Reflections on Caldecott Books of 2014

Caldecott Medal

For those with question marks over their heads, here is a short explanation of the history behind the medal. Don’t worry, I’ll wait.

All caught up?  Good.  Now, on to the individual titles.

  • Brian Floca’s Locomotive: received the medal and deservedly so.  Floca teaches about the science and mechanics involved in a steam engine and the history of the First Transcontinental Railroad at the same time.  The use of second-person usually feels artificial to me, but Floca makes it flow so well.
  • Aaron Becker’s Journey: my favorite of the four.  Becker’s meticulous attention to detail and variety of perspectives tell a wonderful adventure without words.  He also manages to make the journey feel dangerous yet not gruesome.  When does his next book publish?
  • Molly Idle’s Flora and the Flamingo: feels like an animated feature in the best ways.  The characters are expressive and believable without any text.  The only negative I see is the physical book.  With such light, delicate paper for the flaps it will be damaged within a few months.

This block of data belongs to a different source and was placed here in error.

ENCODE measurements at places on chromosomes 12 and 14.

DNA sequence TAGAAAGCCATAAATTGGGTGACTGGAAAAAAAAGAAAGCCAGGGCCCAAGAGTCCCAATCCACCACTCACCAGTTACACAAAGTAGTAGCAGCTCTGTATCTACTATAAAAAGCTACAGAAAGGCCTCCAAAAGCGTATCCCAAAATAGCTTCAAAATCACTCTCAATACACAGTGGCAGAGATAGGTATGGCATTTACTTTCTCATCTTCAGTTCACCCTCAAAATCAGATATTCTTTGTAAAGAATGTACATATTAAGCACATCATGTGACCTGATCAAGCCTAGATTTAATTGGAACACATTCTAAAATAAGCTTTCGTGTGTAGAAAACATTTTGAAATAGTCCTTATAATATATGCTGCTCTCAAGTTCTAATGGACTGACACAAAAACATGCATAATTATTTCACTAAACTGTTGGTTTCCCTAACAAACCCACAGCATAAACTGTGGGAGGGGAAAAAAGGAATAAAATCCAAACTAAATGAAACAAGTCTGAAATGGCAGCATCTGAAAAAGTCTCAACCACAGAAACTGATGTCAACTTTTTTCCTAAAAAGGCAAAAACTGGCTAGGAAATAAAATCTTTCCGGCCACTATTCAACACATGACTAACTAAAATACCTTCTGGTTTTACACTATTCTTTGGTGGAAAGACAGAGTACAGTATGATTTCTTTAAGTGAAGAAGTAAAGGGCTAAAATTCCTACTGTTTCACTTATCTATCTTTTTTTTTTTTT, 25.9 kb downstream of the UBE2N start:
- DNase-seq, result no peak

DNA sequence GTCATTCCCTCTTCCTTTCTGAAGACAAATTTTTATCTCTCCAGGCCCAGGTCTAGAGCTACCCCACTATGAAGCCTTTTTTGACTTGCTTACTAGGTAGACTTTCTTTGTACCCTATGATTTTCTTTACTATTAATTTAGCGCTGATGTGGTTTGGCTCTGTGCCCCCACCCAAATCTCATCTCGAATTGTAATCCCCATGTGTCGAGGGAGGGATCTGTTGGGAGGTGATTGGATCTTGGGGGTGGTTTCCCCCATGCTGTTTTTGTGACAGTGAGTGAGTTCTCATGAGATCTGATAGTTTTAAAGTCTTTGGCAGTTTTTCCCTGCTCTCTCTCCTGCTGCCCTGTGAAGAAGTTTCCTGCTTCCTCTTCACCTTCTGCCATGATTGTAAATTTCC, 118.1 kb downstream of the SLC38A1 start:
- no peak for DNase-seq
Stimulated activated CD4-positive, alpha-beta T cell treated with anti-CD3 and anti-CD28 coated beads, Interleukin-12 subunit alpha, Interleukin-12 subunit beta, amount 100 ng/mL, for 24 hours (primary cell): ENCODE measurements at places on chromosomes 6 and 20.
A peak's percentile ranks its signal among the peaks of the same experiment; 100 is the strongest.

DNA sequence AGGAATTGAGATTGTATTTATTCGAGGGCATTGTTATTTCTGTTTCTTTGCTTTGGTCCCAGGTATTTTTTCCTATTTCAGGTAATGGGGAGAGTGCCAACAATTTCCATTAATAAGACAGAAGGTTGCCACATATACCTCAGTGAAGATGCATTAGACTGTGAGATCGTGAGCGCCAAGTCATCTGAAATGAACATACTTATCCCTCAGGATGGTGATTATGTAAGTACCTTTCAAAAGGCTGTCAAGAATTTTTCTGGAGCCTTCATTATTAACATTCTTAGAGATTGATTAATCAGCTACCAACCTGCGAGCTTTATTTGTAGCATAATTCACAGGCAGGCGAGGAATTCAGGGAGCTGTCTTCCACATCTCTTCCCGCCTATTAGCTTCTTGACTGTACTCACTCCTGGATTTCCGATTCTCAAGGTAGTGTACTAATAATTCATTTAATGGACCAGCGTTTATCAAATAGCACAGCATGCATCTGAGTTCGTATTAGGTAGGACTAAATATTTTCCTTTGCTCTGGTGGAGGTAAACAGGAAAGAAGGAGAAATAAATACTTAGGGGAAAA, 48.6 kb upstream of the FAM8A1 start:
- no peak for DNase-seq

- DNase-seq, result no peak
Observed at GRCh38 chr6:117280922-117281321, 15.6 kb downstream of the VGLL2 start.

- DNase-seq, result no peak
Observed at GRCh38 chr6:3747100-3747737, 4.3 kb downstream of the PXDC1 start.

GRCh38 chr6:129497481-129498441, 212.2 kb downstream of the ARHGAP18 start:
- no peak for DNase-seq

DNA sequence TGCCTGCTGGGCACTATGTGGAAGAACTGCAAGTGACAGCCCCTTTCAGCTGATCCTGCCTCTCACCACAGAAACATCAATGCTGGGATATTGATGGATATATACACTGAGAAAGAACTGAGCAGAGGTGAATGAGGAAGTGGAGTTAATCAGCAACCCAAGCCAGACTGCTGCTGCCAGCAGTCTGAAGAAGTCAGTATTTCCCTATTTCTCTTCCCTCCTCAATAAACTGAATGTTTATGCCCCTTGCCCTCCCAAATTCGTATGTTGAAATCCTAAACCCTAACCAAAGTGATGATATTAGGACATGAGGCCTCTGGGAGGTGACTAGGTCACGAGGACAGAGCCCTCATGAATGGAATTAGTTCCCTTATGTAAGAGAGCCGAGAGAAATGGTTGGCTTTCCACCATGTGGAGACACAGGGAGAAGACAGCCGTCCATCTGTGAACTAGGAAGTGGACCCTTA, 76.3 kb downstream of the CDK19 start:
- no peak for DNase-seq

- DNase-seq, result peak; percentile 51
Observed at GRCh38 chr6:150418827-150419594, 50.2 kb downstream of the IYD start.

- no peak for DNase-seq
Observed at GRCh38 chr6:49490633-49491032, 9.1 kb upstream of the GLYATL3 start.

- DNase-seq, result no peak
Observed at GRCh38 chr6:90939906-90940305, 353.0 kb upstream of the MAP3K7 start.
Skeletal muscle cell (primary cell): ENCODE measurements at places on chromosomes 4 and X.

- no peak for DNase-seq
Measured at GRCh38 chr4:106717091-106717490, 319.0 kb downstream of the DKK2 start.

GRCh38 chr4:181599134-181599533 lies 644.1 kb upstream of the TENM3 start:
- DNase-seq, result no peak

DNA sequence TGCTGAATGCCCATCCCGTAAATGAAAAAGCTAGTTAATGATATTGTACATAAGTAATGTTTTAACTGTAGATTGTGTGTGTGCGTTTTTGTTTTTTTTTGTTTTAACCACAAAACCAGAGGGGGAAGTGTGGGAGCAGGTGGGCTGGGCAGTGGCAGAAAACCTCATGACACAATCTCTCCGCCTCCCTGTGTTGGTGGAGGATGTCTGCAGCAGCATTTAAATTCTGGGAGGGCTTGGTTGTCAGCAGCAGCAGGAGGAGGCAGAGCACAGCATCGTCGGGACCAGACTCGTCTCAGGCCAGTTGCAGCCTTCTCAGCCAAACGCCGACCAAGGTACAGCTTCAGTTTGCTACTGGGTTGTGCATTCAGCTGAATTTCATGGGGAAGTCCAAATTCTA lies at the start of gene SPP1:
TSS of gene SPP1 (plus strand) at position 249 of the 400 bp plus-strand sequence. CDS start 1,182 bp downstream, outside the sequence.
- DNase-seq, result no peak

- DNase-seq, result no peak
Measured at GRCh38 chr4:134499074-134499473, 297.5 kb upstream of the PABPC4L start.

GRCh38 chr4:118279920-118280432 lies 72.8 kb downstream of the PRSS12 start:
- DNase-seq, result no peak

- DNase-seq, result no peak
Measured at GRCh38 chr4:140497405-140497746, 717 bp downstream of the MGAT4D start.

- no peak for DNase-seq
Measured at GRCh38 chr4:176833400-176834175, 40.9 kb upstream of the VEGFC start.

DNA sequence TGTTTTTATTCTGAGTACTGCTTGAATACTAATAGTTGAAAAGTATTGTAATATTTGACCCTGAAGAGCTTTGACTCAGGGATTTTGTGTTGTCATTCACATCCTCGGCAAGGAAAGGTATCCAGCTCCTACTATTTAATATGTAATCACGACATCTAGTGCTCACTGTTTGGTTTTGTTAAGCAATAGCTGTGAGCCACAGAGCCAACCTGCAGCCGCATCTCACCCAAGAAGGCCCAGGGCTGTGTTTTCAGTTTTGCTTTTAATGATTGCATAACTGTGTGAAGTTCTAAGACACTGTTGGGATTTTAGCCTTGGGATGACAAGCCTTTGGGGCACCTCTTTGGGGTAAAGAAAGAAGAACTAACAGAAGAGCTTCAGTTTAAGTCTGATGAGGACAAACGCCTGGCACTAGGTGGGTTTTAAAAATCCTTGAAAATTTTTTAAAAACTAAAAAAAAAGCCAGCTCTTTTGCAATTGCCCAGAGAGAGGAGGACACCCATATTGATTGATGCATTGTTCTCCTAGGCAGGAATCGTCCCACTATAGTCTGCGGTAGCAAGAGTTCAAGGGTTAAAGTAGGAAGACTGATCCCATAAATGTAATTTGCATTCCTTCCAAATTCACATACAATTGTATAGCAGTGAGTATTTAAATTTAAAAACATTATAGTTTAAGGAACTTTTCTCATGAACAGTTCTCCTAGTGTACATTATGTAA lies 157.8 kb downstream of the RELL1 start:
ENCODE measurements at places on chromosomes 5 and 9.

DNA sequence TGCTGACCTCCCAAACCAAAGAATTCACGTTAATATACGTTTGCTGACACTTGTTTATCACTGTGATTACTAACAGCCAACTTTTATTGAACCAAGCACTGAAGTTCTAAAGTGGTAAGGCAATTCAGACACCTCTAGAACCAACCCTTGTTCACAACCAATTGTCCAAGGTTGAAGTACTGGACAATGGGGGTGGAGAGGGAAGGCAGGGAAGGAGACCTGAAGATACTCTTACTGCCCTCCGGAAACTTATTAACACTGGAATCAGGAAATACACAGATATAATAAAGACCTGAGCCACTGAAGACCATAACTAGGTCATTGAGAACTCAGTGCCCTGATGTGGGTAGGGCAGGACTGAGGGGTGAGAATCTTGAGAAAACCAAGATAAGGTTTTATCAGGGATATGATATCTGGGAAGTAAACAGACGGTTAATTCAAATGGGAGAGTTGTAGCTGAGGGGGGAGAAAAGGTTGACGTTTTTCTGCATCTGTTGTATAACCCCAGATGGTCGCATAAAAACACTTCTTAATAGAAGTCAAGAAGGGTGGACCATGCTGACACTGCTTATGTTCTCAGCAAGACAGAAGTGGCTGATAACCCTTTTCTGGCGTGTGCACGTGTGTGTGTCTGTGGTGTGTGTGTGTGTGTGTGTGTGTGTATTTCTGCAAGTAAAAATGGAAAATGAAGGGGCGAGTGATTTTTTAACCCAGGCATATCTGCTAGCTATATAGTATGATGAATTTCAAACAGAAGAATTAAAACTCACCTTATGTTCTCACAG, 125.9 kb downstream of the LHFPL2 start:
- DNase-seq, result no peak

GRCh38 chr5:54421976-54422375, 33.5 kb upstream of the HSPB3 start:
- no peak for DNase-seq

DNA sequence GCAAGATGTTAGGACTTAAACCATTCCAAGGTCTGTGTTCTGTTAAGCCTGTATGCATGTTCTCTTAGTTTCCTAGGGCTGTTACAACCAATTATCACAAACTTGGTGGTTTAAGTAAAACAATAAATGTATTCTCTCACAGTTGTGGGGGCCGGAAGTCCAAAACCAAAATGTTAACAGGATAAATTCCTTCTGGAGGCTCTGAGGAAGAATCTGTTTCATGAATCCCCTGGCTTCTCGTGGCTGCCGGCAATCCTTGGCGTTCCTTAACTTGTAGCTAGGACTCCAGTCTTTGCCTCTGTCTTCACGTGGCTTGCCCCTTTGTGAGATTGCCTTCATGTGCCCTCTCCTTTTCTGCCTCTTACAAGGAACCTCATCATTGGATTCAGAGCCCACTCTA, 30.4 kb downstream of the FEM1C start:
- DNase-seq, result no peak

• David Wiesner’s Mr. Wuffles!: an original concept impeccably drawn.  A testy cat attempts to catch an aliens’ spaceship while the insects and aliens make First Contact.  This too is a story without text (well, unless you count the aliens’ incomprehensible speech bubbles) that works perfectly.

Usually there’s at least one title that makes we wonder what on earth Caldecott/Newberry/National Book Award Committees are thinking, but not with this stack.  I’d recommend any of the titles to both children and adults.